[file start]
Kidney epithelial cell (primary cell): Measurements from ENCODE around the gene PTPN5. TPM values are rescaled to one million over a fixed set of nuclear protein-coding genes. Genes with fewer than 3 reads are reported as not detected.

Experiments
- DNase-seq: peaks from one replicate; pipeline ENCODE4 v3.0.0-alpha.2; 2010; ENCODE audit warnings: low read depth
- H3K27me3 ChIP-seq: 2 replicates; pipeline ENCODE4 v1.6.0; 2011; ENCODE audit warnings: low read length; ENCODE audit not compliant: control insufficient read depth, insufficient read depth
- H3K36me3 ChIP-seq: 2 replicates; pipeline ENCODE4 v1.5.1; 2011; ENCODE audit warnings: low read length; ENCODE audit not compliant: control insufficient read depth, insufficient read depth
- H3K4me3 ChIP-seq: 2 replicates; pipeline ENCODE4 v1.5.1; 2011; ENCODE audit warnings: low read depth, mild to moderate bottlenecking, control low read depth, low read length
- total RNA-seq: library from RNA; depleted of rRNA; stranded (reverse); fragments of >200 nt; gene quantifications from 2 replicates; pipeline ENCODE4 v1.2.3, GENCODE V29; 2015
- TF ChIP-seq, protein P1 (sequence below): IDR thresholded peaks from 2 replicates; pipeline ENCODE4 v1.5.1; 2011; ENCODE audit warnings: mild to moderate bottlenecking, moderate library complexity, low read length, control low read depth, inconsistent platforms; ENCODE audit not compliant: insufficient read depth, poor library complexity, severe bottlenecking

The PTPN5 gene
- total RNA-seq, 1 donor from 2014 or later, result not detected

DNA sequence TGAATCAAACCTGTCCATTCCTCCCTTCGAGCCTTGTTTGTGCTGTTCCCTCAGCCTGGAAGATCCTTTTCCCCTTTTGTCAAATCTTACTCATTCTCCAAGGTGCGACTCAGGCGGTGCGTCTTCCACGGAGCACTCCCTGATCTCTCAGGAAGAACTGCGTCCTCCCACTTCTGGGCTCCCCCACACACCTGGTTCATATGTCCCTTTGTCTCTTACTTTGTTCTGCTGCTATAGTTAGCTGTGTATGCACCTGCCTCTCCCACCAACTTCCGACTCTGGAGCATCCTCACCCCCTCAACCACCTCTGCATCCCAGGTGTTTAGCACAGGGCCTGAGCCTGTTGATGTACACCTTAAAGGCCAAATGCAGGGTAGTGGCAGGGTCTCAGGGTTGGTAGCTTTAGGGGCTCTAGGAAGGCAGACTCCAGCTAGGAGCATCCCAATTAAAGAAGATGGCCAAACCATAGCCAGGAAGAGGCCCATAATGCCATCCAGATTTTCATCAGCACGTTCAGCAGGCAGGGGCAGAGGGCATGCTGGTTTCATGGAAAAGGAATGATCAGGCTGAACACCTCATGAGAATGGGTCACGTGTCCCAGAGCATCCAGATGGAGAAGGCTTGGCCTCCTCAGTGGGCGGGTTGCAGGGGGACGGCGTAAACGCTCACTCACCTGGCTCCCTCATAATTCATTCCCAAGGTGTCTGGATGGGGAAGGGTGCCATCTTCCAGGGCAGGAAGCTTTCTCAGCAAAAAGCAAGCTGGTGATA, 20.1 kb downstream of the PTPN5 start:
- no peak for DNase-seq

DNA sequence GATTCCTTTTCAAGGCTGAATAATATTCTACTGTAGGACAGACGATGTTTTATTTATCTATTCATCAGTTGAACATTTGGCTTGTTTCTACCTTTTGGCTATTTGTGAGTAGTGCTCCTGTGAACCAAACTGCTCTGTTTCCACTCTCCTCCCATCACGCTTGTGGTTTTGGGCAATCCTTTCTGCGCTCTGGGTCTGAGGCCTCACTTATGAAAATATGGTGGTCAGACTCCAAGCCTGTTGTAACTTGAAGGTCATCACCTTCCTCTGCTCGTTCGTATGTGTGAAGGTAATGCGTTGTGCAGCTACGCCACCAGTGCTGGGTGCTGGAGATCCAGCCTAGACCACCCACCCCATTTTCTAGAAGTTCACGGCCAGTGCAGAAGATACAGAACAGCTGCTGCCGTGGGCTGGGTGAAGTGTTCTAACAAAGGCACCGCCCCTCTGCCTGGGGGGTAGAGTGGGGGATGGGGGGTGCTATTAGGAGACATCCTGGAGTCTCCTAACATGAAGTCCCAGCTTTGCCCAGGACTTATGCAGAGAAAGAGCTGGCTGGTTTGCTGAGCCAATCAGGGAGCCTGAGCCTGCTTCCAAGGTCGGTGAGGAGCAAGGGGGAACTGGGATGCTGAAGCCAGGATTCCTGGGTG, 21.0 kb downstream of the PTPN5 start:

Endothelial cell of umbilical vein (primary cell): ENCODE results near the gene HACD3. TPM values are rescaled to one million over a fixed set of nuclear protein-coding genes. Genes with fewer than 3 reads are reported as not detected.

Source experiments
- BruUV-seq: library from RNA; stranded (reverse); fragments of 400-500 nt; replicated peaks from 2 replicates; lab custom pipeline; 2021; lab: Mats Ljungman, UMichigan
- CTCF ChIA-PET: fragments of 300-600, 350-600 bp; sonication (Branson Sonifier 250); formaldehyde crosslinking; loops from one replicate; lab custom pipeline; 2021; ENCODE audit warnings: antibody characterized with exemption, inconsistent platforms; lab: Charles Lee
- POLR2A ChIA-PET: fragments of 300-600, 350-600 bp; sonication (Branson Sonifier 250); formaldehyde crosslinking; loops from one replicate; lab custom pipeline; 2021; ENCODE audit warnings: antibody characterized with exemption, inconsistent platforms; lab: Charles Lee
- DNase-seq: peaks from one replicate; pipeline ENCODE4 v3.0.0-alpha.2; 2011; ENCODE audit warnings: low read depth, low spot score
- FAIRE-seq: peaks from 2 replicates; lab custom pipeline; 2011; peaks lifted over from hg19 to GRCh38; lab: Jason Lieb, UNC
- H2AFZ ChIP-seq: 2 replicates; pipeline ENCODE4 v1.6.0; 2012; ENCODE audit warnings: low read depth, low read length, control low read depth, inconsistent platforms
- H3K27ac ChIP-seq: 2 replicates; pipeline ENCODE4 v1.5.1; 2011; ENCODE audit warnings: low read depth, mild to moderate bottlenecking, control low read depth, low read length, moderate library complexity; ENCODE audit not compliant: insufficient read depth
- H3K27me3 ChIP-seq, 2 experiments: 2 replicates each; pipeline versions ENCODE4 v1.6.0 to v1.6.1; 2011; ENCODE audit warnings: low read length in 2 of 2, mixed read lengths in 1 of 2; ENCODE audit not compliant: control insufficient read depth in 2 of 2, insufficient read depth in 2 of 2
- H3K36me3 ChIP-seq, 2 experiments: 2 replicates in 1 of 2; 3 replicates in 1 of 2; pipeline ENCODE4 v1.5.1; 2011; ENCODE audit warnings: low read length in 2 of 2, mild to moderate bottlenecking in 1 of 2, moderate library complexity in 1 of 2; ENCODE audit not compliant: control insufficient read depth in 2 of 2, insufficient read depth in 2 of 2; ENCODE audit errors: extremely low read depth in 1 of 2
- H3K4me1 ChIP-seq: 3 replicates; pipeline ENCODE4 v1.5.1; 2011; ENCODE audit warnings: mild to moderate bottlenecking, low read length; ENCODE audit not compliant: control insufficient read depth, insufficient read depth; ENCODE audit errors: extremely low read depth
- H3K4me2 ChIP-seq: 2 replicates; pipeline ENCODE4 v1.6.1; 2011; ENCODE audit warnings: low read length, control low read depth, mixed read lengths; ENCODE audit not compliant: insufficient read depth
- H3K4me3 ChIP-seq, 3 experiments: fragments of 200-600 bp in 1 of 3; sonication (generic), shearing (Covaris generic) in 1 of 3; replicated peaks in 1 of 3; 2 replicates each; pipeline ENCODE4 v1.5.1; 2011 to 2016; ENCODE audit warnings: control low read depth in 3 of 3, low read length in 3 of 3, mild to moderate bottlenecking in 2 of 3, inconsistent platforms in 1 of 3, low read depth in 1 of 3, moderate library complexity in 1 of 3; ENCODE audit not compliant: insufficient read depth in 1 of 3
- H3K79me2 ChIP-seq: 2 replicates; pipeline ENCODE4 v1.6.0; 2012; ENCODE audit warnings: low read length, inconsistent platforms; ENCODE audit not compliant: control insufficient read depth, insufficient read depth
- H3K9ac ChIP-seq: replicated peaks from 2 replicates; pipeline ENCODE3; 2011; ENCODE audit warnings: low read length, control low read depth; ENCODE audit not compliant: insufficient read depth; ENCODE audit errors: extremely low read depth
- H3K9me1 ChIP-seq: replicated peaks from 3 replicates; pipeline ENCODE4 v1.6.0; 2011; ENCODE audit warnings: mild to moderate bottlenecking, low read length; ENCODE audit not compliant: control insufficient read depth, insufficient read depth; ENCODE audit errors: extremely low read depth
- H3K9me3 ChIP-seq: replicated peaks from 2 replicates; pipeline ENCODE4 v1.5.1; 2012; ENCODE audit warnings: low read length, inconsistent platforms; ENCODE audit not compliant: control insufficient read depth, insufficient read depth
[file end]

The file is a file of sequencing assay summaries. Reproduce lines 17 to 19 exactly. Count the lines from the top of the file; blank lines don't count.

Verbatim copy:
- CTCF ChIA-PET: fragments of 300-600, 350-600 bp; sonication (Branson Sonifier 250); formaldehyde crosslinking; loops from one replicate; lab custom pipeline; 2021; ENCODE audit warnings: antibody characterized with exemption, inconsistent platforms; lab: Charles Lee
- POLR2A ChIA-PET: fragments of 300-600, 350-600 bp; sonication (Branson Sonifier 250); formaldehyde crosslinking; loops from one replicate; lab custom pipeline; 2021; ENCODE audit warnings: antibody characterized with exemption, inconsistent platforms; lab: Charles Lee
- DNase-seq: peaks from one replicate; pipeline ENCODE4 v3.0.0-alpha.2; 2011; ENCODE audit warnings: low read depth, low spot score